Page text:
Home » Posts tagged "Thanksgiving"

Having Empathy

Thanksgiving evening MK and I were in Ann Arbor driving around looking for a place to have dinner, everything we own was in the moving truck somewhere between Waco and Ann Arbor. In the new house an Aero Bed served as our bed, it was the only place to sit, except for the two bathrooms and the remains from a pizza from the night before.

Nothing was open for dinner.

I asked Mary Kay to find “downtown” on Waze. We looked for the tallest buildings we could find. We saw one but soon realized it was the “big house,” the Michigan football stadium built in 1927 and holds 107,601 people. It’s the second largest stadium in the world but there aren’t any restaurants open around it.

We finally found downtown. Slowly we drove down the street–all I wanted was dinner, a glass of wine for MK and a place to watch some Thanksgiving Day football.

As we were heading back to the house, we saw an “open” sign at a sushi place – MK loves it. I saw a TV on, and since I love watching football on Thanksgiving, it was a match made in heaven.

We went in and found not only did they have the game on, but they served warm sake for MK and cold Miller Light for me. The place was virtually empty and there was free parking outside on the street because it was a holiday.

The Chicago Bears already beat the Detroit Lions. Yea for my son, Andy, who’s a huge Bears fan, but too bad for virtually every neighbor we’ll have in Ann Arbor.

MK and I were having a great adventure. Our waiter was a friendly young guy in his early 20’s who previously worked there and made his way back after a six month leave.

We love meeting people and learning about them. Our waiter told us his story and we found out he was adopted, wasn’t the best kid and has lived with his birth mom and birth dad but is back in Ann Arbor with his adoptive parents.

In the middle of it he dropped the bombshell.

Less than a year ago, his fiancée was murdered by someone they were trying to help. She was stabbed over 40 times. We both sat there in shock. How do you relate to anyone who has gone through this? What advice can you give?

I truly believe we go through challenges in our lives, to help others. People who we relate to in one way or another, but what does one say when you learn about something like this?

All we could offer was a prayer, encouragement to attend grief counseling, to not lose faith in others, and a nice “welcome back to work” tip. Let’s catapult back to our own lives. First, when you learn about something like this on Thanksgiving Day how do you ever feel sorry for yourself in whatever you are facing?  Secondly, do you think God gives us challenges so we can help others?

Let’s remember to try stepping out of our own lives and seek opportunities to touch others’ lives. We’ll be back to see how our new friend is faring. This was a Thanksgiving we’ll never forget.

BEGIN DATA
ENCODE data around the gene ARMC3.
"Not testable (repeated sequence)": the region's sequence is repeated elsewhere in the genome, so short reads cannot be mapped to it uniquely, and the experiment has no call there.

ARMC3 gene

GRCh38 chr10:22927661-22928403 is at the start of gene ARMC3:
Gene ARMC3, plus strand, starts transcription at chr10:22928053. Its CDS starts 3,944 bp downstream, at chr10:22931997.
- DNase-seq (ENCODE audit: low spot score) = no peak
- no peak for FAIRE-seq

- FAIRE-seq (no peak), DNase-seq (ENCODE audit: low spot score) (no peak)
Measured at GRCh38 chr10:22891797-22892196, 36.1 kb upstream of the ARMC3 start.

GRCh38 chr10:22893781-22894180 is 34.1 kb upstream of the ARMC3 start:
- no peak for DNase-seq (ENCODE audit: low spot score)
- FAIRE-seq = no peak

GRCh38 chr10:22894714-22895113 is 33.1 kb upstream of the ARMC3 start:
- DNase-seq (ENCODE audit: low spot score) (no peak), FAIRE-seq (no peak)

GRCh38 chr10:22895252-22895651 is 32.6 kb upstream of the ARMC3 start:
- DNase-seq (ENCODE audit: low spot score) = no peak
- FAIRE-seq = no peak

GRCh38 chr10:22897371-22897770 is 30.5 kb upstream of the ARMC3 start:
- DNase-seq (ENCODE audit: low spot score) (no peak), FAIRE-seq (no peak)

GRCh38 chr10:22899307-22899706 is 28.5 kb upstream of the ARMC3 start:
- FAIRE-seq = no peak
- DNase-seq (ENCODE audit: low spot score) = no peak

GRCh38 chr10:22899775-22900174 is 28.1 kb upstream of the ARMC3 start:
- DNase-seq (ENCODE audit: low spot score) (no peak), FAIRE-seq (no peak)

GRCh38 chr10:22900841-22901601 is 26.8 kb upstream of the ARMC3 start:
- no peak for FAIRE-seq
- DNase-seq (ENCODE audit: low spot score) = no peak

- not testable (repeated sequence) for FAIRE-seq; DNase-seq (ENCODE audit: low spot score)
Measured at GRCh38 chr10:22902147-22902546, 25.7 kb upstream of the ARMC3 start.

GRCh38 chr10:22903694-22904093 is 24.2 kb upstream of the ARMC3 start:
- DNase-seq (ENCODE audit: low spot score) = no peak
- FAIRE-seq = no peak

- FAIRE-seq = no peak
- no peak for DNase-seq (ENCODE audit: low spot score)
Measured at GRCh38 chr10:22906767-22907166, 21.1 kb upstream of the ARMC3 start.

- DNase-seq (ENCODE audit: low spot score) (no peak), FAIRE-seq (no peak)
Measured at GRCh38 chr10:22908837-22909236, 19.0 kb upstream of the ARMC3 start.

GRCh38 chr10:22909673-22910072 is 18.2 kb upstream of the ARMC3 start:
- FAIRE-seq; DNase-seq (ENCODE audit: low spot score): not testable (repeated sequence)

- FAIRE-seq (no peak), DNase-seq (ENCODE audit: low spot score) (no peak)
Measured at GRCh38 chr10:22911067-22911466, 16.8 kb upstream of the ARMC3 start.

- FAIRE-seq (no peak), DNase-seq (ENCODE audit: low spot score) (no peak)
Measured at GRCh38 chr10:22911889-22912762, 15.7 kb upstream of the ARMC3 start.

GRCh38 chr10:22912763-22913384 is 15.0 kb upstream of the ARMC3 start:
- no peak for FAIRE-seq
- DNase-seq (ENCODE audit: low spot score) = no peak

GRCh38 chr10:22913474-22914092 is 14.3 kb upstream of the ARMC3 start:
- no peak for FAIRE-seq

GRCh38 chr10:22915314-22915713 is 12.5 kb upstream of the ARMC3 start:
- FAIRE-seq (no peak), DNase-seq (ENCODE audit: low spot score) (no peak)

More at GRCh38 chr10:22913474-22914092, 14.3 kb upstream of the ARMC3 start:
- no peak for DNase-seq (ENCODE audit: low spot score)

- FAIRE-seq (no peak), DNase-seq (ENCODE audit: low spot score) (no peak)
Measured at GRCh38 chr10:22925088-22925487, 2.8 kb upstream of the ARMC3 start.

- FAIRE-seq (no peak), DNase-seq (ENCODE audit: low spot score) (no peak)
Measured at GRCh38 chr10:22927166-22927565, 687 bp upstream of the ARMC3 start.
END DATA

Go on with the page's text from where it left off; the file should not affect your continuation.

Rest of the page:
Being Thankful Before Thanksgiving

As many of you know, Mary Kay and I are moving to Ann Arbor, Mich. this week. I’m still officially in Waco as the Glass Doctor president until the end of the year, but MK starts her new role as Molly Maid president immediately. My vice president, Brad Roberson, who has been in the glass business for over 20 years as a franchisee and now at corporate, will take over.

I flew into Ann Arbor Thursday night because we were closing on our new home Friday. MK has never driven in snow before and since it was snowing all day Thursday, we agreed I should take an Uber to the hotel.

Mohammed, a man in his mid-20’s picked me up. He moved to the U.S. six years ago from Lebanon. His English, he said, was terrible. His sister and her husband lived in the Detroit area and his entire family moved here.

I asked him why they moved. Mohammed doubted anyone would even ask this question. He beamed while saying it was for the opportunities here. When he came here he was 19 years old and had nothing. He mentioned trying to go to school was a chore because he just couldn’t understand his professors, especially those who spoke quickly.

Now he has a college degree, is building computer boards for the airline industry and recently got married, his wife is also from Lebanon. Traveling back and forth was very expensive while they were engaged. Mohammed told me how hard he had to work to be able to make the trips back home to see her before they were married.

She’s taking night classes to be an interior decorator and working full time during the day.  When she has class, he drives with Uber because he’s also helping his parents out. He explained the move has been difficult for his parents who are now in their early 60’s. They left everything, to come here. Their English is still poor and becomes a burden for them.

Mohammed said his friends in Lebanon can’t find work and that its unemployment is over 58 percent. But he still believes his parents will return to Lebanon as they move into their golden years. He however, hasn’t been back since his wedding and isn’t sure if he will return.

He beamed when talking about how much he has been able to achieve in six years.

America, the land of opportunity.

When I watch the news each night, I see the opposite. My flight was delayed because someone in Austin, where the flight originated, was shooting at airplanes taking off. Inspectors spent an hour at the DFW airport looking for possible damages.

Both parties are angry with the election results. There was a time when two people could talk civilly despite having differing political views, much of that has passed. It’s important to watch what isn’t happening in Congress and the Senate because our representatives simply won’t work with the other side of the aisle.

America, the land of opportunity.

Regardless of the challenges life delivers, I know how blessed MK and I are. This year she’ll even learn to drive in the snow.

Happy Thanksgiving.